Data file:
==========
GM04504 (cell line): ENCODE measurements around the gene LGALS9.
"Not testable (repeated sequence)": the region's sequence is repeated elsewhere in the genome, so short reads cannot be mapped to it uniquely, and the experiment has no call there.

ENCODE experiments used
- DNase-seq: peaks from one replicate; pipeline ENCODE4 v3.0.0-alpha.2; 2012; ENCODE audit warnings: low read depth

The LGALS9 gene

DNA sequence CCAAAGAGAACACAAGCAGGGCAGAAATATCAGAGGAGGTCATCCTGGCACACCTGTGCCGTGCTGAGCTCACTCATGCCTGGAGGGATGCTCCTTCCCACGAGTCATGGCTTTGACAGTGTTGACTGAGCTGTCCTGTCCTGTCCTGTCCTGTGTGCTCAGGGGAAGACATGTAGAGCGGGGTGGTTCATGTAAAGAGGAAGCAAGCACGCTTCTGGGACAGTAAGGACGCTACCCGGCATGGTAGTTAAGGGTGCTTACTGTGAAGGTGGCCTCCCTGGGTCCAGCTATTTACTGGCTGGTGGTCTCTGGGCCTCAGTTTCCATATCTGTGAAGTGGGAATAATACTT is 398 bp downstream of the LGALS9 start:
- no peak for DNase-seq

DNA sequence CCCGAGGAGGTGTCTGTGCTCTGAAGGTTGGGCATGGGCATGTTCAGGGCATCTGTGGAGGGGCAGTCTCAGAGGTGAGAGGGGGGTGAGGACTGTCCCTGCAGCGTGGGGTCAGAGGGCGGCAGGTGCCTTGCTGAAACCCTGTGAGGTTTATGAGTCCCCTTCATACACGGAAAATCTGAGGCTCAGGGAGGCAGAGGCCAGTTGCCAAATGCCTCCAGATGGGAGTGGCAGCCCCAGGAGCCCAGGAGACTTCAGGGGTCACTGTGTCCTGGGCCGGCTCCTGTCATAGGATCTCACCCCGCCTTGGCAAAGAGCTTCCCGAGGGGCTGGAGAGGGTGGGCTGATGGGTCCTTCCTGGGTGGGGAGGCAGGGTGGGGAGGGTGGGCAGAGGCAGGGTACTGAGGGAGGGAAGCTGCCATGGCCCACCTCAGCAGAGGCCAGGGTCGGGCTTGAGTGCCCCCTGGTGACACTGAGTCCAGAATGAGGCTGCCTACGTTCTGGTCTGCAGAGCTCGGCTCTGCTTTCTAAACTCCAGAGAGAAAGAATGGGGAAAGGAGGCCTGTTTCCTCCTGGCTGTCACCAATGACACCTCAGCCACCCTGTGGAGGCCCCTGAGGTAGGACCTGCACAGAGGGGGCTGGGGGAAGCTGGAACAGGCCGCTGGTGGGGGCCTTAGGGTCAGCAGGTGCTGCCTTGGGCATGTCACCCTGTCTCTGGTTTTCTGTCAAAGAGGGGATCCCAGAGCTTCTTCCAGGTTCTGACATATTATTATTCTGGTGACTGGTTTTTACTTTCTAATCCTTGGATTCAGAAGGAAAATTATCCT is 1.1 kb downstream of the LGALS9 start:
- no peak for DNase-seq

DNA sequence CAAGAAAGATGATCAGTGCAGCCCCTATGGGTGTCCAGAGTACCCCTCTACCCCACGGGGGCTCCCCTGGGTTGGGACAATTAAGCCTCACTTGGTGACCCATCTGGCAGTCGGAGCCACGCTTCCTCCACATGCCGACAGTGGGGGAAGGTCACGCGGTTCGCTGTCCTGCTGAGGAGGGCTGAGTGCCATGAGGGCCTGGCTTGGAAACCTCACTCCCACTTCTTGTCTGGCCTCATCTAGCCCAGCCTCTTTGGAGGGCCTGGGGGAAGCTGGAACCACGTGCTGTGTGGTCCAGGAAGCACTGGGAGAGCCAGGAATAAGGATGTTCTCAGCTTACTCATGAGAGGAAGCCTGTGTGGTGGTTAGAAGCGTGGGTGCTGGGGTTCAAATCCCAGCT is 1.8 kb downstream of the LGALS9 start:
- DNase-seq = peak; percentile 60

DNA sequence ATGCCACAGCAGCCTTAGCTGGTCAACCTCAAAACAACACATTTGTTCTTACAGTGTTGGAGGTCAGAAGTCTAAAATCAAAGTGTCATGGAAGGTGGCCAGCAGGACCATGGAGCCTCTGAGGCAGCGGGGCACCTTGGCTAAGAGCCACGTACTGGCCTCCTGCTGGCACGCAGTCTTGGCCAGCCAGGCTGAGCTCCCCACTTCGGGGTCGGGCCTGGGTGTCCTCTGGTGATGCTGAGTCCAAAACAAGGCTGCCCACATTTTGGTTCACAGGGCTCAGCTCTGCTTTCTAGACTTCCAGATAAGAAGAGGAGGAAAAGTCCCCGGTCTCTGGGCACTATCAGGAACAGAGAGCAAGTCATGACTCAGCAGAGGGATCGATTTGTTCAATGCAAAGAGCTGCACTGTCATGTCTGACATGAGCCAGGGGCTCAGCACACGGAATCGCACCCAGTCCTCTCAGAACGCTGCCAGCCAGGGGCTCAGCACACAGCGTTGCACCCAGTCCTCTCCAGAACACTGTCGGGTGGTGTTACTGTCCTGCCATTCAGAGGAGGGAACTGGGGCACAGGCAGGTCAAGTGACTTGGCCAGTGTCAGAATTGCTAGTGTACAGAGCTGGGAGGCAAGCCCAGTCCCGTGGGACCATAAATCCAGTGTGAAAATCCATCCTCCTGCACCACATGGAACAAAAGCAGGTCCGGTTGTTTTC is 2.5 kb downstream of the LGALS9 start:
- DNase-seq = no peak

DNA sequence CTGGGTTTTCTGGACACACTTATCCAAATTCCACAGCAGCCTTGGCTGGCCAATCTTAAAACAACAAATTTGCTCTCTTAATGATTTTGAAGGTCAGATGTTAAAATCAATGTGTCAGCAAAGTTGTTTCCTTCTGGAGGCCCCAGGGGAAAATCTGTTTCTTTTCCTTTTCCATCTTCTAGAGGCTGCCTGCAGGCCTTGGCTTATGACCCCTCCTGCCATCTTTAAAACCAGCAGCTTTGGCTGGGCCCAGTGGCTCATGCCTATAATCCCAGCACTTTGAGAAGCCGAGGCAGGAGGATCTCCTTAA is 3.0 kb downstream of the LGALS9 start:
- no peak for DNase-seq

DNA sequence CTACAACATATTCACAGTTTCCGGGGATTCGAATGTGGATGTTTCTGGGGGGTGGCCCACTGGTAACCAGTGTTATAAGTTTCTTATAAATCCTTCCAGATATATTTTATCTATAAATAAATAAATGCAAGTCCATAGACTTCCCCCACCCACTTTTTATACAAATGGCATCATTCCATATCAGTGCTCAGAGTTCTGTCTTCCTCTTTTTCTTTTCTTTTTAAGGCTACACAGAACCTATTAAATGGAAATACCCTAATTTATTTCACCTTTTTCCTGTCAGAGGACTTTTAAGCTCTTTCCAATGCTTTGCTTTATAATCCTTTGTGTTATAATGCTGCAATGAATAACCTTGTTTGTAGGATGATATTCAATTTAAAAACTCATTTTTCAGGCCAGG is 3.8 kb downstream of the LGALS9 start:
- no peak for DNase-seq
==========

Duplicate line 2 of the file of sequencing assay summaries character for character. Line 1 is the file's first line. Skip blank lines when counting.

"Not testable (repeated sequence)": the region's sequence is repeated elsewhere in the genome, so short reads cannot be mapped to it uniquely, and the experiment has no call there.